Linked by Thom Holwerda on Fri 28th Mar 2008 20:39 UTC, submitted by irbis
Privacy, Security, Encryption "An Apple Mac was the first victim in a hacker shoot-out to determine which operating system is the most secure. A former US National Security Agency employee has trousered USD 10000 for breaking into a MacBook Air at CanSecWest security conference's PWN 2 OWN hacking contest. The MacBook was lined up against Linux and Vista PCs - which have so far remained uncracked. Nobody was able to hack into the systems on the first day of the contest when contestants were only allowed to attack the computers over the network, but yesterday the rules were relaxed so that attackers could direct contest organisers using the computers to do things like visit websites or open email messages. The MacBook was the only system to be hacked by Thursday. Miller didn't need much time. He quickly directed the contest's organisers to visit a website that contained his exploit code, which then allowed him to seize control of the computer, as about 20 onlookers cheered him on. He was the first contestant to attempt an attack on any of the systems." There is more bad news for Apple: "If you have Apple and compare it to Microsoft, the number of unpatched vulnerabilities are higher at Apple." Update: The contest is over. Vista got hacked using Adobe's Flash, Ubuntu was left standing.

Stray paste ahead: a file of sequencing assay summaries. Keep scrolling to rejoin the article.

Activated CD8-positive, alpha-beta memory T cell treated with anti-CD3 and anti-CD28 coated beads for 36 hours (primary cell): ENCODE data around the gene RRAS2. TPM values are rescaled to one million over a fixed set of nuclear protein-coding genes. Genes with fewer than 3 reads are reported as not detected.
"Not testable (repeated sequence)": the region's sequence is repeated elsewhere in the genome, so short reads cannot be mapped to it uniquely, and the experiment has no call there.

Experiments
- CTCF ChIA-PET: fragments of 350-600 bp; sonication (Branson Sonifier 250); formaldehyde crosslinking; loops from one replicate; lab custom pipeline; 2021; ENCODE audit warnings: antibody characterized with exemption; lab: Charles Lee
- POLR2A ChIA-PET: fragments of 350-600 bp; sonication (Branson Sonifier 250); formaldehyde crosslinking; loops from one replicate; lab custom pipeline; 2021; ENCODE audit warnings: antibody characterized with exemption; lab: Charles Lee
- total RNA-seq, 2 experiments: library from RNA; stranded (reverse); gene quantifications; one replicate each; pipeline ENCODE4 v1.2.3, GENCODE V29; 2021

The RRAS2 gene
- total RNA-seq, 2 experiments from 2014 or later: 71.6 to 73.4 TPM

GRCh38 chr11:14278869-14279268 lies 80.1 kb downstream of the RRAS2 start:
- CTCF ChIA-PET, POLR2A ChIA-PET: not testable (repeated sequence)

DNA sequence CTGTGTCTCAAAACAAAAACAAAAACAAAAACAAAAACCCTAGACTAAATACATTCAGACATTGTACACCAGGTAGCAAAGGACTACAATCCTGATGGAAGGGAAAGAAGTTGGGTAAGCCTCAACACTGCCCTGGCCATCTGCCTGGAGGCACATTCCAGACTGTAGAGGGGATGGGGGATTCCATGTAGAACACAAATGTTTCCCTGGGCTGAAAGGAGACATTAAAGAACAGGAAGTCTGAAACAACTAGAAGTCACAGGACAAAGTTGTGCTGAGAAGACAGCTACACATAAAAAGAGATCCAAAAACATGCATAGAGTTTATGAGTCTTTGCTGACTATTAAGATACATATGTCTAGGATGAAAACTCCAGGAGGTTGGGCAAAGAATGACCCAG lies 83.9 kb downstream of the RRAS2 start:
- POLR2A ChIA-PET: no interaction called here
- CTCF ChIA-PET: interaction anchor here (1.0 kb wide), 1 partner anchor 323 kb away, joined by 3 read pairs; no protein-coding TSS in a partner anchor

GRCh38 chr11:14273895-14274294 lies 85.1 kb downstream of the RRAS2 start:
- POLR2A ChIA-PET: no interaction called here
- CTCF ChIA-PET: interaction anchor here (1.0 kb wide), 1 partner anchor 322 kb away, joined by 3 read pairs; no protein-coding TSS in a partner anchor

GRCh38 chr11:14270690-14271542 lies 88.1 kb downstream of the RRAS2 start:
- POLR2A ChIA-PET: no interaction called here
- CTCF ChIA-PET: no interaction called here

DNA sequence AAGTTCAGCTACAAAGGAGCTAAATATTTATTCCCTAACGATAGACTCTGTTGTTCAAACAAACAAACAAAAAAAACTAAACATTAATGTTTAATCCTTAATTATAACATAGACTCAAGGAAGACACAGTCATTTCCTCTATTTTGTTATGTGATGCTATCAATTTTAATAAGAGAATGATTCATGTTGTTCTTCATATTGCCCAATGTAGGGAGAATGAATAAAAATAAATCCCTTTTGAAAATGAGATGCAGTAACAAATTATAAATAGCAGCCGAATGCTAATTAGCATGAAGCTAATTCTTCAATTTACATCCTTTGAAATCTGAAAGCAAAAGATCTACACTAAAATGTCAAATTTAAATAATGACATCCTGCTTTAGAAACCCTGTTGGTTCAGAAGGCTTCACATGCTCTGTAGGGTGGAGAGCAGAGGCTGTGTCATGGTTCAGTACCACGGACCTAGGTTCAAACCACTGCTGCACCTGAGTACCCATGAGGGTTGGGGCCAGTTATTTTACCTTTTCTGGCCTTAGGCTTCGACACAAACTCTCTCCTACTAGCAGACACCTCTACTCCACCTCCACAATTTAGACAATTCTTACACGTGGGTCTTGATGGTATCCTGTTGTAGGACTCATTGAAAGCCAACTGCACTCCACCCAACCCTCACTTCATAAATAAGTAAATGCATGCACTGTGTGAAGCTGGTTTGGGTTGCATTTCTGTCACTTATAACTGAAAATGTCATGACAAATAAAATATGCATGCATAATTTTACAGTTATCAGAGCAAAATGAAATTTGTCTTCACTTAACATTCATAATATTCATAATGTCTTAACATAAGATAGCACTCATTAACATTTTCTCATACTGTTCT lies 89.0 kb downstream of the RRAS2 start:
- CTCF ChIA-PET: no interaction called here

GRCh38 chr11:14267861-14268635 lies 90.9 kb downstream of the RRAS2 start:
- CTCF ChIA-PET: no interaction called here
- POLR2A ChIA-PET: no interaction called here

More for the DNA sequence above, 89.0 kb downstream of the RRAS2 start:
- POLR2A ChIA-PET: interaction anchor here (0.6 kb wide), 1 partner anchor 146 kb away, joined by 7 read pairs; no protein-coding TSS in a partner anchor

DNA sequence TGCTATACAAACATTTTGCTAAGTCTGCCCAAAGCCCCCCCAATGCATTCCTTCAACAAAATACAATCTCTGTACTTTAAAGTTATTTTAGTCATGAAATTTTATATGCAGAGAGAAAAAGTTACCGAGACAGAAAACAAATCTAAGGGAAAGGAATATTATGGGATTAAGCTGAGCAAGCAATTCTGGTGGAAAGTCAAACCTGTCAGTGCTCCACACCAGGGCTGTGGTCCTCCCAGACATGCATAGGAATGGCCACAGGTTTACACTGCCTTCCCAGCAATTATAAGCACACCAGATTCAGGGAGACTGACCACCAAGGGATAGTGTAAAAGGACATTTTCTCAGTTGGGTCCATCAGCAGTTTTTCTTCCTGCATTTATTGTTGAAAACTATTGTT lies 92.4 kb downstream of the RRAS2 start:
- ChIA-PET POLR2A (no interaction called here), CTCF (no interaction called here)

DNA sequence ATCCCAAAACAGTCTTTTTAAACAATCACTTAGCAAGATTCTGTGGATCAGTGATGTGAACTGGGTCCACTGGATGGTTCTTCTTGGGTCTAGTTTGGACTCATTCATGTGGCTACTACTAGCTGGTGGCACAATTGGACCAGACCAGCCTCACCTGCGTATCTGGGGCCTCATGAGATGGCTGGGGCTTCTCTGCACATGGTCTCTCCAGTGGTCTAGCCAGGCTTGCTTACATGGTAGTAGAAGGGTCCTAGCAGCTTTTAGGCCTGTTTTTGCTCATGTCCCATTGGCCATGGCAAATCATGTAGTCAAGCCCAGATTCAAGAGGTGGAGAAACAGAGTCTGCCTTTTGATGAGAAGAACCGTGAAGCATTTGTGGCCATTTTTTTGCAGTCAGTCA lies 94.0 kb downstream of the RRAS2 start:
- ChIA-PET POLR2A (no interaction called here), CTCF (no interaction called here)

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RE: Ubuntu wins
by Kokopelli on Sat 29th Mar 2008 21:53 UTC in reply to "Ubuntu wins"
Member since:

I've got to be honest, I'm surprised and *very* impressed that both Vista lasted this long, and that the eventual downfall of the Vista machine was caused by non-MS code.

Why are you surprised? I do not use Vista and am not particularly impressed with what I have seen of it but it has had a decent security record. Not outstanding, but quite decent, especially for Microsoft.

I'm even more impressed that Ubuntu (which doesn't run a firewall by default, and doesn't use SELinux) is still going.

Again why?
1) Ubuntu has no services listening on an external address by default. This somewhat limits the utility or need for a firewall.
2) SELinux is not a miracle cure acting as the only line of defense on a Linux system. Properly configured SELinux makes a system more secure, no argument there. But if all applications running on the system are patched and do not have known buffer overrun or privilege escalation vulnerabilities then a system without SELinux can still be quite secure. The dire security need for SELinux is predicated on there being exploitable vulnerabilities on a system and an attempt to be made to use the exploit.

The trend I have been seeing on SELinux going from being seen as a tool to increase security to people arguing that a system is not secure without it is bothersome. The absence of SElinux does not make a system inherently vulnerable to attack. SELinux makes a system which has an exploit in need of being patched less likely to be compromised. The key here is the application with the exploit should be patched in any case.

Reply Parent Score: 2

RE[2]: Ubuntu wins
by sbergman27 on Sat 29th Mar 2008 22:34 in reply to "RE: Ubuntu wins"
sbergman27 Member since:

The trend I have been seeing on SELinux going from being seen as a tool to increase security to people arguing that a system is not secure without it is bothersome.

Hear! Hear!

I would have further described it as "damned irritating", as well. But you really hit the nail on the head, there.

Reply Parent Score: 2